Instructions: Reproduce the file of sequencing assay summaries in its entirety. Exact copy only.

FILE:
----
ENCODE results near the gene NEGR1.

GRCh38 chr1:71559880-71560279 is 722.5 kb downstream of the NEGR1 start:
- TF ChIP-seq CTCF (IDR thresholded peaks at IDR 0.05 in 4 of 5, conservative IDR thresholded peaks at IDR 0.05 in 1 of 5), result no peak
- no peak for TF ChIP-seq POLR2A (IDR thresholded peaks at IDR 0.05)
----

ENCODE results near the gene NEGR1.

GRCh38 chr1:71559880-71560279 is 722.5 kb downstream of the NEGR1 start:
- TF ChIP-seq CTCF (IDR thresholded peaks at IDR 0.05 in 4 of 5, conservative IDR thresholded peaks at IDR 0.05 in 1 of 5), result no peak
- no peak for TF ChIP-seq POLR2A (IDR thresholded peaks at IDR 0.05)